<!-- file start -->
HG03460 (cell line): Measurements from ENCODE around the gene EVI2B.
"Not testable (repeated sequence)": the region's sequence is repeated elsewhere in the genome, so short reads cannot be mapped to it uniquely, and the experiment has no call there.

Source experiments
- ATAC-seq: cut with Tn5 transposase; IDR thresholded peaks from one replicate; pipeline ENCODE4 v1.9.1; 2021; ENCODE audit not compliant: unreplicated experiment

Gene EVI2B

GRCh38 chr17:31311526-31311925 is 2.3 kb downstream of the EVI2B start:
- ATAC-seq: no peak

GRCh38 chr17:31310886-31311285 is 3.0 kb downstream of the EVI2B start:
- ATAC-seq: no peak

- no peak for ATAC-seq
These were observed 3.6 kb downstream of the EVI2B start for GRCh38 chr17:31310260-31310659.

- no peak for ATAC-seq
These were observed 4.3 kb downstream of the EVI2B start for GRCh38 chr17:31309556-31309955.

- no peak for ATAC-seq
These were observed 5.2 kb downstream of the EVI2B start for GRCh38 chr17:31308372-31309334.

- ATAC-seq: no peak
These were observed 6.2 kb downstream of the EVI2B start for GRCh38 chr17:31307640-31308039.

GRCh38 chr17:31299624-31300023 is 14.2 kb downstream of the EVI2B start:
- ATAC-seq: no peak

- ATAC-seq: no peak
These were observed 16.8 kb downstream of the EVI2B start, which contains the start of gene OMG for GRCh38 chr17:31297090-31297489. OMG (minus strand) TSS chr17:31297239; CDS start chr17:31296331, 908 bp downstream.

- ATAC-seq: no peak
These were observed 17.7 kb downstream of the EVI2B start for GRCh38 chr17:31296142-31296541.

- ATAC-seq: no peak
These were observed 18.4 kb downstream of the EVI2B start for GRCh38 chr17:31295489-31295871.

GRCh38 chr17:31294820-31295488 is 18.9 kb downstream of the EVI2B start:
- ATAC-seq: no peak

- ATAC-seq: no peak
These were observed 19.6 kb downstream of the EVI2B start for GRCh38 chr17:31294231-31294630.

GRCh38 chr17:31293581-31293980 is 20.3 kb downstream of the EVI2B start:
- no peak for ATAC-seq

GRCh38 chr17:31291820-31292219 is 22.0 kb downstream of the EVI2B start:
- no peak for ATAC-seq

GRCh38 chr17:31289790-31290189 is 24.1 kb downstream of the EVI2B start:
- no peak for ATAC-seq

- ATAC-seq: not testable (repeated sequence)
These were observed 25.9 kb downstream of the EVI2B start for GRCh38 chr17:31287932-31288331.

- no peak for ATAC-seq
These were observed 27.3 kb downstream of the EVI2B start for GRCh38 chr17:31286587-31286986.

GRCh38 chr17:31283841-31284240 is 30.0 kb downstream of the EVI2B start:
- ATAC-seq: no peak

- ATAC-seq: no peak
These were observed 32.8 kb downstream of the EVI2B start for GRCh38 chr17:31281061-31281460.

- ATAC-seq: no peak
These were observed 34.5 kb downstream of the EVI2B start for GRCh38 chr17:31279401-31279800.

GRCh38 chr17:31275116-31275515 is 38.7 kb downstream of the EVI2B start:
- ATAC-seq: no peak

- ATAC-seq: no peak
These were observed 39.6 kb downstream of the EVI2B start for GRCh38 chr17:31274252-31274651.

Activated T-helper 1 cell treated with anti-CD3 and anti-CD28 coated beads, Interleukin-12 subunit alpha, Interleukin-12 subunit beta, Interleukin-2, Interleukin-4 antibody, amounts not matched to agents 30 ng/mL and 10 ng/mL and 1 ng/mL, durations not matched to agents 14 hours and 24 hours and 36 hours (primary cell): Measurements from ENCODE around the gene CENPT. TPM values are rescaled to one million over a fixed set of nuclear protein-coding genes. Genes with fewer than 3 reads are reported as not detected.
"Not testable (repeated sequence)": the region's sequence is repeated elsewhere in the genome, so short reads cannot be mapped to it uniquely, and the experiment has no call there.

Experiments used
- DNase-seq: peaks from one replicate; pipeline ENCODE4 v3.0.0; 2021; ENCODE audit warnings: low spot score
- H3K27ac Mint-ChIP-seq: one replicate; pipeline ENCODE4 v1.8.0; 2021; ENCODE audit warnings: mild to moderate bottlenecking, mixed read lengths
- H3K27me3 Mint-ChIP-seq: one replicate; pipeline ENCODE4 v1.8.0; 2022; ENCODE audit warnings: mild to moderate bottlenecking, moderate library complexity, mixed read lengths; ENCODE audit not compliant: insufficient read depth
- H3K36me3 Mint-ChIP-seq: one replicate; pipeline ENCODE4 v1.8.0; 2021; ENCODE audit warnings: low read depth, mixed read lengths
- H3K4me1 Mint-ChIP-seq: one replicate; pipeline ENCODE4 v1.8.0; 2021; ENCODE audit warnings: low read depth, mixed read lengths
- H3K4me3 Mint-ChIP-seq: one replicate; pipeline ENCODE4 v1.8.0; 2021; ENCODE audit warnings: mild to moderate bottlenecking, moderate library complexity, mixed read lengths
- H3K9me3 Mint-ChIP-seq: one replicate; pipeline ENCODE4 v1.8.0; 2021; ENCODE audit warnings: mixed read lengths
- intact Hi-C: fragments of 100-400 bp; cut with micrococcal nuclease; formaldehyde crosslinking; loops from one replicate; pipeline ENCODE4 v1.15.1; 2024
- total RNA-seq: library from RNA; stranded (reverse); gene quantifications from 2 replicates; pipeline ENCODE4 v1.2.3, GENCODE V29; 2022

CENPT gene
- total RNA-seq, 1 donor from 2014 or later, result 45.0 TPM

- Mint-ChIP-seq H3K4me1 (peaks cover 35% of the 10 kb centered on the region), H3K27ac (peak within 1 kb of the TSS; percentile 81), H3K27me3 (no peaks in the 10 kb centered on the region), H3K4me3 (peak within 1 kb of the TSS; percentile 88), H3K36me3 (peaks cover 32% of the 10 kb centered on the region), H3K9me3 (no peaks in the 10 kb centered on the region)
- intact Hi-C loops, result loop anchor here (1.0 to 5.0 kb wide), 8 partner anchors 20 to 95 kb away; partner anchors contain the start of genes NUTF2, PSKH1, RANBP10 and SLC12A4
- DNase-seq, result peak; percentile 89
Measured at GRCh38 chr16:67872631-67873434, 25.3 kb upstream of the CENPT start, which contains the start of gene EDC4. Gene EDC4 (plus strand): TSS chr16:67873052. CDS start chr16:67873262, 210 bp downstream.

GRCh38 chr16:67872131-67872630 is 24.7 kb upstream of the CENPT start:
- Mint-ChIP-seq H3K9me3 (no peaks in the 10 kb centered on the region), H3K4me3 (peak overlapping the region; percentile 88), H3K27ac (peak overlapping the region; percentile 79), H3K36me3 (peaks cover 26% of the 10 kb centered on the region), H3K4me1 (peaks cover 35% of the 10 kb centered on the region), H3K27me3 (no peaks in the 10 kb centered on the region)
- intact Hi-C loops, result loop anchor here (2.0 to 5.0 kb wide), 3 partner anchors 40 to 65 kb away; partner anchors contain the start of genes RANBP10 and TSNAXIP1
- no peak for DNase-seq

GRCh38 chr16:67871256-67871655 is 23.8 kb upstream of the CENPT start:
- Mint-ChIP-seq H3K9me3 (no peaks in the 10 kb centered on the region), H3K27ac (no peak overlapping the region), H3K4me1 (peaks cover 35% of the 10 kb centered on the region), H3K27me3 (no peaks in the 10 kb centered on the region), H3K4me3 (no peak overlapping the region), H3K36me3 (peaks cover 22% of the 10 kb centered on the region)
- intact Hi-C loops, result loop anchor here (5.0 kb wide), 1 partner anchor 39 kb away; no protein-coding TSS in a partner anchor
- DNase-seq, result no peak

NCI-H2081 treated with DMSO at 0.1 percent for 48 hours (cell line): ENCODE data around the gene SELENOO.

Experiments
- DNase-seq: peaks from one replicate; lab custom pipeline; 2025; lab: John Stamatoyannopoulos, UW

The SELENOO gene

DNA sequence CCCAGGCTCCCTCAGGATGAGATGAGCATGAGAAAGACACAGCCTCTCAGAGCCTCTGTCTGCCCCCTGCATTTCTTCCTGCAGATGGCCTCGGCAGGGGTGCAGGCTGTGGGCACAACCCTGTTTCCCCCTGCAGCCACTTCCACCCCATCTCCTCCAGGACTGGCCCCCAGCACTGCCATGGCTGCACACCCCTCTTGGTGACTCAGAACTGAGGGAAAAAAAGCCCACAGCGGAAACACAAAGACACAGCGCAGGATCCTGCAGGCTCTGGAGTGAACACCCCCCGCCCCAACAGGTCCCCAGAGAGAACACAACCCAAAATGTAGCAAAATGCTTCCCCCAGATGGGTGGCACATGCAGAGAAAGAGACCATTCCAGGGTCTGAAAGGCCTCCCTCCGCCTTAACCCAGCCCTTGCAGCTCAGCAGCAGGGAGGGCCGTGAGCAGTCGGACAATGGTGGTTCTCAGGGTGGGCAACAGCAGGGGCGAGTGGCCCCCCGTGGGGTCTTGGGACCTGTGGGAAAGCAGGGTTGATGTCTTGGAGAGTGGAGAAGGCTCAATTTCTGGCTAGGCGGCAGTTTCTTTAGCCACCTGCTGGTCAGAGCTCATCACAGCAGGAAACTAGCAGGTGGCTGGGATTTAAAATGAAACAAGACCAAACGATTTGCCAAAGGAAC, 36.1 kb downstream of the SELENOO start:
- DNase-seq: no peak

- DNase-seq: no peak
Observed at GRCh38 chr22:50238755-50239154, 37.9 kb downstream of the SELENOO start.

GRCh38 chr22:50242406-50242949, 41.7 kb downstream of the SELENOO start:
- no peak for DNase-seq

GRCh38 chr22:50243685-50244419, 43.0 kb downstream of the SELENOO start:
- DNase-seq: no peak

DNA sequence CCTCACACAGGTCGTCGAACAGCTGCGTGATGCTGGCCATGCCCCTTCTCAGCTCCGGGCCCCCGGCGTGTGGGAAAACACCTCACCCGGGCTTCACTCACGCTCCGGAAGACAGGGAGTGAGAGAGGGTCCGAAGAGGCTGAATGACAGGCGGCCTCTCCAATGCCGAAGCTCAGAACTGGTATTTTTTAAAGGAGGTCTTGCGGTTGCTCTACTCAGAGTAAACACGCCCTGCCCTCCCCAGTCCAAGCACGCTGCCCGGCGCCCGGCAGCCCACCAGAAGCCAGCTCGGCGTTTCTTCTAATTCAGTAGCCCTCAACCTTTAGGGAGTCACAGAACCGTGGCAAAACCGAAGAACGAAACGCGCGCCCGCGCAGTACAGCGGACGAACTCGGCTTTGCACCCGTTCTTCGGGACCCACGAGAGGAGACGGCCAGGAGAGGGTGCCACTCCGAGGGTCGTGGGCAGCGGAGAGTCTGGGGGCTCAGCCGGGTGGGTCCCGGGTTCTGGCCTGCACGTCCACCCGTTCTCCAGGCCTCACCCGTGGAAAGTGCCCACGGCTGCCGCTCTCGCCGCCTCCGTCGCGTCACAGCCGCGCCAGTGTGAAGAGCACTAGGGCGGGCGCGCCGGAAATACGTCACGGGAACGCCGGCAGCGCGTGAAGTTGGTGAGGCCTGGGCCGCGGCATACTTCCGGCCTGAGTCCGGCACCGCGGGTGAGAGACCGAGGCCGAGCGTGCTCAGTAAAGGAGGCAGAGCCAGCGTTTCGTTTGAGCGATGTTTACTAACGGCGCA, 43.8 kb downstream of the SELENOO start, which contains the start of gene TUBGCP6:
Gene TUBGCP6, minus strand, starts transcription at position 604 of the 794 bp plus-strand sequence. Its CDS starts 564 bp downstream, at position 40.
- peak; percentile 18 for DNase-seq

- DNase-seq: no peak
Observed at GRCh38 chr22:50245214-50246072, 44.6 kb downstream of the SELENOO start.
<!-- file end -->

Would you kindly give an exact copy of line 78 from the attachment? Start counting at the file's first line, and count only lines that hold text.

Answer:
- DNase-seq: peaks from one replicate; lab custom pipeline; 2025; lab: John Stamatoyannopoulos, UW